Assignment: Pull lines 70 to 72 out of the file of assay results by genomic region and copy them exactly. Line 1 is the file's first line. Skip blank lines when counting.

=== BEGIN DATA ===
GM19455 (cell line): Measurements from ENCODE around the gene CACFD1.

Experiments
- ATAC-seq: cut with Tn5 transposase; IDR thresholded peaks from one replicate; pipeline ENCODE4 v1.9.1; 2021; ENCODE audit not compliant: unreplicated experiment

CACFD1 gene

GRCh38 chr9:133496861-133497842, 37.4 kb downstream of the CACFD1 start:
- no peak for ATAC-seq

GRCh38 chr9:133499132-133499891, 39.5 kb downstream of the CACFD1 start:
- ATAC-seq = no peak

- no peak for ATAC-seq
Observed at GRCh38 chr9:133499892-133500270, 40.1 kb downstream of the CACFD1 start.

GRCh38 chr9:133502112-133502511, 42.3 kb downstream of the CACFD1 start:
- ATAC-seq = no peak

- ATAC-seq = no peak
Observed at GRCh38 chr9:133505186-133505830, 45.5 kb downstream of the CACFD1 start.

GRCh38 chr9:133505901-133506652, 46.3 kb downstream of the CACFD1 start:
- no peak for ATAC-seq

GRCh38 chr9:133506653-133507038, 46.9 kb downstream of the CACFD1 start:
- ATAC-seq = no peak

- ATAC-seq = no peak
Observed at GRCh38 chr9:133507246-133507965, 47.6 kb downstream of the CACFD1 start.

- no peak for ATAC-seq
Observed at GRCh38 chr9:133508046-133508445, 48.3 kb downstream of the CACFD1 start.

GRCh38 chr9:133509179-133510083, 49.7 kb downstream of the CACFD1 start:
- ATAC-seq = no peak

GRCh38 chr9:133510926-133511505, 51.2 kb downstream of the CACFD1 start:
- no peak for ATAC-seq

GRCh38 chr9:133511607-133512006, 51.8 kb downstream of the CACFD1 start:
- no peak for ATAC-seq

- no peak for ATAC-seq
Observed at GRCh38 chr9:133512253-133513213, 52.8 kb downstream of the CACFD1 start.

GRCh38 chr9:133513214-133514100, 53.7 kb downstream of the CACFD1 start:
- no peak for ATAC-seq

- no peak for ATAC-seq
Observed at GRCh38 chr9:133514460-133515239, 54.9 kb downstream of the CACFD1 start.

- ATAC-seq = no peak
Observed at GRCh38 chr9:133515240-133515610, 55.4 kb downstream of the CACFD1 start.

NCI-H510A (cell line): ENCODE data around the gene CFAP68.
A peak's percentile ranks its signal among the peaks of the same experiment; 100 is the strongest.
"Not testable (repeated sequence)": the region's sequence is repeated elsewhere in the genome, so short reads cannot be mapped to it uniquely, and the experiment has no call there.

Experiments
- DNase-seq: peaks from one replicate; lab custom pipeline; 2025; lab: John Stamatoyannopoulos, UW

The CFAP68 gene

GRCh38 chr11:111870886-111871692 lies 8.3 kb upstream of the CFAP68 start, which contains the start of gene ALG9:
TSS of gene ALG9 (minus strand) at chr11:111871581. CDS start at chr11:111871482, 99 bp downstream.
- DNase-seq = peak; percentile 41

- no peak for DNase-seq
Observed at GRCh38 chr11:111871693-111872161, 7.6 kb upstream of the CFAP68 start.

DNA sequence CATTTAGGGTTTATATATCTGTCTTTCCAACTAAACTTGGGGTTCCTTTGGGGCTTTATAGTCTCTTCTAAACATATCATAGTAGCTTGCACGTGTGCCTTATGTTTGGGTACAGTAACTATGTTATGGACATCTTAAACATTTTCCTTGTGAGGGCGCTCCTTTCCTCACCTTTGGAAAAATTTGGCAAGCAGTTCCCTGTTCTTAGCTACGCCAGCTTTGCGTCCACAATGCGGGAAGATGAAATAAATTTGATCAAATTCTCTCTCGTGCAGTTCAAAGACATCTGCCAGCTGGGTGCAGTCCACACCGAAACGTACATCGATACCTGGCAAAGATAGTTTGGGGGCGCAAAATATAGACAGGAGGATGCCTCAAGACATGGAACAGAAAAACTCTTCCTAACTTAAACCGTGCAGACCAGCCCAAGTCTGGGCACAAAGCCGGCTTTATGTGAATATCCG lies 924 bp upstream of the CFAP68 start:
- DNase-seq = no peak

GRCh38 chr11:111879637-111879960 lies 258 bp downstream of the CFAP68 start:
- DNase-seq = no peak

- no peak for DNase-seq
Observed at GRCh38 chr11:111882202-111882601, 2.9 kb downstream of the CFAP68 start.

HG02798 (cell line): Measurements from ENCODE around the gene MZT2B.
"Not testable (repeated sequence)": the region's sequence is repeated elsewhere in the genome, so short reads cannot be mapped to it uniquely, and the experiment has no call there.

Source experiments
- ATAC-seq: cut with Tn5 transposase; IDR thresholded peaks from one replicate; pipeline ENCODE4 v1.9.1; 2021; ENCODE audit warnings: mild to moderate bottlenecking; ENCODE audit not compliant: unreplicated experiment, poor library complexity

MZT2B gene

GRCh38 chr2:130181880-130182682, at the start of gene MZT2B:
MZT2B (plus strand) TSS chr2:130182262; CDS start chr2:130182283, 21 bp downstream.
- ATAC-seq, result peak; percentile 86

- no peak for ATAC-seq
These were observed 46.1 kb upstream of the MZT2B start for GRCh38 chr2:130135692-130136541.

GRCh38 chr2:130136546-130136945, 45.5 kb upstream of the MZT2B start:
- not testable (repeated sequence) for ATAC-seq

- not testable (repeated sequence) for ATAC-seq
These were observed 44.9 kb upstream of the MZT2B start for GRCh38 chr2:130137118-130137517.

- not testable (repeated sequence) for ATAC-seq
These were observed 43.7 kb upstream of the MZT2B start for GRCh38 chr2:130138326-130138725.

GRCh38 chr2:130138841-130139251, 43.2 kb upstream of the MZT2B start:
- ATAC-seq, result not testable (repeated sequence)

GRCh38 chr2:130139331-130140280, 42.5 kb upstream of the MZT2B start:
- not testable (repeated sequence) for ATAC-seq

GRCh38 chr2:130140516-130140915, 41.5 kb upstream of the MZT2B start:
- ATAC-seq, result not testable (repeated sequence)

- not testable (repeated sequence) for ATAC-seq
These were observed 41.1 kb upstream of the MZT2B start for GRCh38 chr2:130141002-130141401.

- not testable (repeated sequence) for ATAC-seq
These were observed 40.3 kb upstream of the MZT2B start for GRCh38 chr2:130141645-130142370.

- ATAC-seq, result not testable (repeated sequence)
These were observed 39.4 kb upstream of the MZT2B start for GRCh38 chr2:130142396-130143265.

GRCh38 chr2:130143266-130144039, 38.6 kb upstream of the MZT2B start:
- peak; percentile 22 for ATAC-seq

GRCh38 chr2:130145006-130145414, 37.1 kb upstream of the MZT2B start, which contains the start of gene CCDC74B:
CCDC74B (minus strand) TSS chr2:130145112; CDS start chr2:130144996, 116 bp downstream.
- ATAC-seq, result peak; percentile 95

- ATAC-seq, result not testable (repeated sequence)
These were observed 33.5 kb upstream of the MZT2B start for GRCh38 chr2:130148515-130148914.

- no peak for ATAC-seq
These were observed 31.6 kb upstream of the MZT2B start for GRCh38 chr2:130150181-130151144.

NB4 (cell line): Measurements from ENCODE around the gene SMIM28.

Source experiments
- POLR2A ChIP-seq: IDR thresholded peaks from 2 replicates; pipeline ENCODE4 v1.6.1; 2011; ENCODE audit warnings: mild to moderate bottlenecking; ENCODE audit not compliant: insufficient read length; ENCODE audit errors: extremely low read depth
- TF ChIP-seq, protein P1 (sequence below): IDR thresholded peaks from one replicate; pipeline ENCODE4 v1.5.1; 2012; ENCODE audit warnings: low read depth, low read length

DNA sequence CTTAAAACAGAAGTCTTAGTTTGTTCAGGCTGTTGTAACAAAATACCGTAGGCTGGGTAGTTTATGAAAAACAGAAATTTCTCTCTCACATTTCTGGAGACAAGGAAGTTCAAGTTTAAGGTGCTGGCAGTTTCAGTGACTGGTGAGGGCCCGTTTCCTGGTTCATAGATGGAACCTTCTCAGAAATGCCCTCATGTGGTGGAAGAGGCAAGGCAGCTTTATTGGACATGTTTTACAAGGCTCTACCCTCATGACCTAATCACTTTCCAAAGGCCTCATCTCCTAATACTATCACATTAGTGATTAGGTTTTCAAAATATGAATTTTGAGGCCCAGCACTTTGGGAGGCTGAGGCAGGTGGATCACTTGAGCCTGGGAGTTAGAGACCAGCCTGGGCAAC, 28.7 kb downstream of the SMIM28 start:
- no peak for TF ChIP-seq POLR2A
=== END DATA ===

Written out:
GRCh38 chr2:130138841-130139251, 43.2 kb upstream of the MZT2B start:
- ATAC-seq, result not testable (repeated sequence)

GRCh38 chr2:130139331-130140280, 42.5 kb upstream of the MZT2B start: